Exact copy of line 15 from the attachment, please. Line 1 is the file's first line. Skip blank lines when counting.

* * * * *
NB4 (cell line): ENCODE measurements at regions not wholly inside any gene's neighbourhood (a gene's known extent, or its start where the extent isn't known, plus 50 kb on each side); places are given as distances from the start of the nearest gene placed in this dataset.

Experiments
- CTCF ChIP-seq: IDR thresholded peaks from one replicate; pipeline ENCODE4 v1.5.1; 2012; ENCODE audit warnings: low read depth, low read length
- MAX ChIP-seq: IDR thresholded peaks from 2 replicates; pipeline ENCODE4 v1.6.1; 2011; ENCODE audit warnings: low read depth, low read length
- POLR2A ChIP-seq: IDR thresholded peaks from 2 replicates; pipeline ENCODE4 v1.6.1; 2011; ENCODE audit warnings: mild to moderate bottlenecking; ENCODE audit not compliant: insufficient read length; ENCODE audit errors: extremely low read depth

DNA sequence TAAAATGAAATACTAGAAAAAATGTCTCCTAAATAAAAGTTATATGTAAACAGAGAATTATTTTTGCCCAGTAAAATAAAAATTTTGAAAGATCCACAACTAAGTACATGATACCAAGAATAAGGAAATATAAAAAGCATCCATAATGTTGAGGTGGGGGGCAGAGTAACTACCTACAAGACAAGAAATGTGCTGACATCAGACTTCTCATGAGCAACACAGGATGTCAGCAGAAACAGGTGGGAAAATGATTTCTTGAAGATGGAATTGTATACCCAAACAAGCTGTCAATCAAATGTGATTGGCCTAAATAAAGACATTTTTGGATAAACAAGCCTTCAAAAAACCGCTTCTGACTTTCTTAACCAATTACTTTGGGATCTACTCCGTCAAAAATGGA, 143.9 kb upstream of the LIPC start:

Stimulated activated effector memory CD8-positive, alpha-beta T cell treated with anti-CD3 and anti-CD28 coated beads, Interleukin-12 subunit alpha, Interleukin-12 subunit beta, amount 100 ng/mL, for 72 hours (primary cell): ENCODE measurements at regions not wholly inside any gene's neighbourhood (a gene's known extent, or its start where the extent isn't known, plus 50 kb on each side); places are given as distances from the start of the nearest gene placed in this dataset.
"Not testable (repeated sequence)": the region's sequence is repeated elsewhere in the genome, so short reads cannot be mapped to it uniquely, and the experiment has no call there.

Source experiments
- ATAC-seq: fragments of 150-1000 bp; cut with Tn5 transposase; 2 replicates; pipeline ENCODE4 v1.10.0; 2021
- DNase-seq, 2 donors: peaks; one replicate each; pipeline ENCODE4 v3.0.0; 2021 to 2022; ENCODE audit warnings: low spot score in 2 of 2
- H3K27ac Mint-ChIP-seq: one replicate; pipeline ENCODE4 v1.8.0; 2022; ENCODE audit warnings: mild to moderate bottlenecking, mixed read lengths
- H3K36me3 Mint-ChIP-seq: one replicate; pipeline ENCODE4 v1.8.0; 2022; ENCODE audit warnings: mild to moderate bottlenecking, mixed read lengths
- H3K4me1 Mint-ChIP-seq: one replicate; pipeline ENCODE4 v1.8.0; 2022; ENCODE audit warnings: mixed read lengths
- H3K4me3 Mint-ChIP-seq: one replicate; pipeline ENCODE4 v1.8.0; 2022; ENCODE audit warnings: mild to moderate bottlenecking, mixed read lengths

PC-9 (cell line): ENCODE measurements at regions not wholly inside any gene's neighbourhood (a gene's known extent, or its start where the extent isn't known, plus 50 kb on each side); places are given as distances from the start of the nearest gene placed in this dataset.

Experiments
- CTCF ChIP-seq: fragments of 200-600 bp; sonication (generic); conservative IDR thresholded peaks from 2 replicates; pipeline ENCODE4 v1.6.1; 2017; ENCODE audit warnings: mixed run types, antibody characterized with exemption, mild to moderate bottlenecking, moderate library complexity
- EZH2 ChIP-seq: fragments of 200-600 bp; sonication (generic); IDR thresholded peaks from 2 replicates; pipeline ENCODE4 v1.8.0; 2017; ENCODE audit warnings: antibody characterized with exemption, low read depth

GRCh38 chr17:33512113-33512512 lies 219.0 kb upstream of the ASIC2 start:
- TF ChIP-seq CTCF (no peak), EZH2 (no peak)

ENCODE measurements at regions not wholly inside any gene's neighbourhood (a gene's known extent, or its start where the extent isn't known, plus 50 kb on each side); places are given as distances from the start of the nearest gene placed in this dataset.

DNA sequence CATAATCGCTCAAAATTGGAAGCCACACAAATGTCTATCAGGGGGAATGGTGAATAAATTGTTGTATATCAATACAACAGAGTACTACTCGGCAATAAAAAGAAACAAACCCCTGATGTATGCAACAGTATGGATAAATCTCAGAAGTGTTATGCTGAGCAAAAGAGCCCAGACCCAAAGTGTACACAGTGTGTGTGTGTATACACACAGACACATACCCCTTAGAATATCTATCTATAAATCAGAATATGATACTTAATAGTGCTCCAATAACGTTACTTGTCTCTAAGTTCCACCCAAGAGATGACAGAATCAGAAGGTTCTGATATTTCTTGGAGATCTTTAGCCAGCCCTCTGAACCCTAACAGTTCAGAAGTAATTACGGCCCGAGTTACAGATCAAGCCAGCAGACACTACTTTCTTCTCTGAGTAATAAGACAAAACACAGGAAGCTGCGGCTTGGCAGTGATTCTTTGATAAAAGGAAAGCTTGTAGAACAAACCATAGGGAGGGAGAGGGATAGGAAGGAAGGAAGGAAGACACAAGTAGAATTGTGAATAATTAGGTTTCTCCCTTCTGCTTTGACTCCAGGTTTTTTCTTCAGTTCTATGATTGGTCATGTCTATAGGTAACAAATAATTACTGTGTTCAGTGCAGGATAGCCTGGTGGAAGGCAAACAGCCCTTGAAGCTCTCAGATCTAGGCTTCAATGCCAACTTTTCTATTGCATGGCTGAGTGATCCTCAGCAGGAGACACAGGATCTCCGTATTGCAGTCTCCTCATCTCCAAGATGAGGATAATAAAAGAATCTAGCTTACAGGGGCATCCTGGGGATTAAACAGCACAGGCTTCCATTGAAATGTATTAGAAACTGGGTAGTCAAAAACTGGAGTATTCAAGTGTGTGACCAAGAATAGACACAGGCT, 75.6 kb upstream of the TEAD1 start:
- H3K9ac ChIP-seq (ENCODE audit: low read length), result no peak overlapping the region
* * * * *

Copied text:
- H3K4me3 Mint-ChIP-seq: one replicate; pipeline ENCODE4 v1.8.0; 2022; ENCODE audit warnings: mild to moderate bottlenecking, mixed read lengths